Custom Spark Animation Class with Cubic Spline Interpolation

This example derived from a recent conversation involving the Spark animation classes and interpolation.  The question involved whether or not it was possible to use the Spark animation classes to perform a path interpolation based on a cartesian spline.  Interpolators aside, Spark animations are based on properties that vary over time.  A cartesian spline (such as the natural cubic spline) interpolates a path with y described strictly as a function of x.  A natural extension of the original question is whether or not the implementation could be performed with a minimal change to existing MXML.  So, consider something along the lines of

<s:Animate id="pathAnimation" target="{marker}" duration="2000">
<!-- Note - time values should be consistent on both x and y keyframes; since this is a cartesian interpolation, x-values must be strictly increasing with time -->

<s:MotionPath id="xKeyframes" property="x">
<s:Keyframe time="0" value="0"/>
<s:Keyframe time="250" value="100"/>
<s:Keyframe time="500" value="250"/>
<s:Keyframe time="750" value="300"/>
<s:Keyframe time="1000" value="400"/>
<s:Keyframe time="1250" value="450"/>
<s:Keyframe time="1500" value="500" />
<s:Keyframe time="1750" value="550" />
<s:Keyframe time="2000" value="600" />

<s:MotionPath id="yKeyframes" property="y">
<s:Keyframe time="0" value="0"/>
<s:Keyframe time="250" value="50"/>
<s:Keyframe time="500" value="150"/>
<s:Keyframe time="750" value="100"/>
<s:Keyframe time="1000" value="200"/>
<s:Keyframe time="1250" value="350"/>
<s:Keyframe time="1500" value="300" />
<s:Keyframe time="1750" value="450" />
<s:Keyframe time="2000" value="600" />

The keyframes describe a path over time.  We could execute the animation with linear interpolation between keyframes, but that moves a sprite along the straight line between spatial points.   So, can we use the existing Spark animation structure to replace this with an animation along a path between keyframes based on a cubic spline interpolation (an example of a cartesian spline)?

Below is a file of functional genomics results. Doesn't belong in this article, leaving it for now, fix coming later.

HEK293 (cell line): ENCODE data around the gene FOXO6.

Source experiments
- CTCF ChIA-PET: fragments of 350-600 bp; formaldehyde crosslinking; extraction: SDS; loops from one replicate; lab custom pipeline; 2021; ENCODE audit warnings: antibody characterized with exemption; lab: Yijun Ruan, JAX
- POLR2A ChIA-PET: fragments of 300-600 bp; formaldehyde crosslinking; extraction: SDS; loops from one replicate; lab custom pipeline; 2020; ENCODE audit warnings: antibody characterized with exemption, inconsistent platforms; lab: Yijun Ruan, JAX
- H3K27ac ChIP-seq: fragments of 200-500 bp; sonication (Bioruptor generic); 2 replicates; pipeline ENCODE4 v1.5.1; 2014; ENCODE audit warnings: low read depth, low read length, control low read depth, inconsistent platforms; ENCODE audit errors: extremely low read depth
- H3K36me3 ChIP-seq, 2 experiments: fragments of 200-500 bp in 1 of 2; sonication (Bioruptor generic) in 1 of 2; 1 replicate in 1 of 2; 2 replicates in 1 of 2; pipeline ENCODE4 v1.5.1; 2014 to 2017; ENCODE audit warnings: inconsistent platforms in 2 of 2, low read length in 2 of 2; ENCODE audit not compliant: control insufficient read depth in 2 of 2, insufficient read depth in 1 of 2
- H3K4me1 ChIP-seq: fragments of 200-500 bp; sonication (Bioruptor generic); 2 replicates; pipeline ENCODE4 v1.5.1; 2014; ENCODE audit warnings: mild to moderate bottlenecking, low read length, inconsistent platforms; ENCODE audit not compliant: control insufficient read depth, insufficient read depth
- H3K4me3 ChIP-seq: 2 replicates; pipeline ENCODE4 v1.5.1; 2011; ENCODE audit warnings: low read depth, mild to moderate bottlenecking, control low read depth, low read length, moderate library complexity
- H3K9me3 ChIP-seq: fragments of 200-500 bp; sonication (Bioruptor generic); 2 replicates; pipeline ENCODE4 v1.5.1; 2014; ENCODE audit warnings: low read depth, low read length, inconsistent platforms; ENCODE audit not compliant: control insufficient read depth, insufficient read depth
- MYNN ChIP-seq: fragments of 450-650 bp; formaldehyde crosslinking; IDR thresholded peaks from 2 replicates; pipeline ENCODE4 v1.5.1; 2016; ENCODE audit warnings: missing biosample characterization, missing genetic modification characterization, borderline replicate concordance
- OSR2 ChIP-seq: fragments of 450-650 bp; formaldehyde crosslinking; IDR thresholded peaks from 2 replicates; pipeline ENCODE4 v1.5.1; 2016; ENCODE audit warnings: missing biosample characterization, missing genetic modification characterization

My first thought was trying to ‘back-door’ an interpolator for the y-coordinate keyframes with the understanding that the animation proceeds strictly from beginning to end (i.e. forward in time).  We can temporarily treat x as a function of time with linear interpolation.  The trick is relating the fraction passed into the subclass of  spark.effects.Interpolator to some global value in [0,1].  For each keyframe interval in the y-coordinate set, Flex passes a local fraction in [0,1] along with the y ranges.  Given min/max ranges for the independent variable in the cubic spline, this information can be converted to a global t-value in [0,1], which can be used to approximate the global x-coordinate used to interpolate y.

The problem I encountered is inconsistent fraction values between the x- and y-interpolators (which I found by replacing the default interpolator for the x keyframes with my own linear interpolator and tracing the fraction values).  This caused the x-values positioned by Flex to be out of snych with the y-coordinates computed by the spline.  Ugh.

This, however, lead to what I consider to be a more elegant (but less than optimal) solution, namely push Flex as far out of the picture as possible by writing my own custom Animate class.  This process is described in the help files as well as this tutorial.  It’s so easy, even a mathematician can do it 🙂

I wrote a factory, SplinePathAnimation, and a custom instance, SplinePathAnimationInstance which contains a natural cubic spline via composition.  The keyframe data is accessed in the  overridden play() method and used to initialize the natural cubic spline.  The overridden animationUpdate() method linearly interpolates x and uses the natural cubic spline to interpolate y.

The demo draws a cubic spline path, then animates a sprite over that path.  The sprite is just an FXG graphic that I ripped off from an Adobe example.  The demo still has some rough edges, but then it’s just a demo 🙂  The important consideration is that all I had to change in the MXML was replace s:Animate with util:SplinePathAnimation (with the namespace declaration xmlns:util=”utils.*”) and the closing tag.  This makes it pretty easy to switch out animations and keep the keyframe data intact in MXML.

I’d personally prefer controlling time myself and writing this as a custom animation outside the Spark framework, but the direct answer to the question is that I suppose it’s possible (at least in an approximate sense).  At least you have another example on how to create custom Spark animations, although this example illustrates the absolute minimal implementation to execute the demo.  It is not robust and the demo itself is still pretty rough.

View (crude) demo

View source

If you’re interested in how the natural cubic spline is constructed, read all about it here.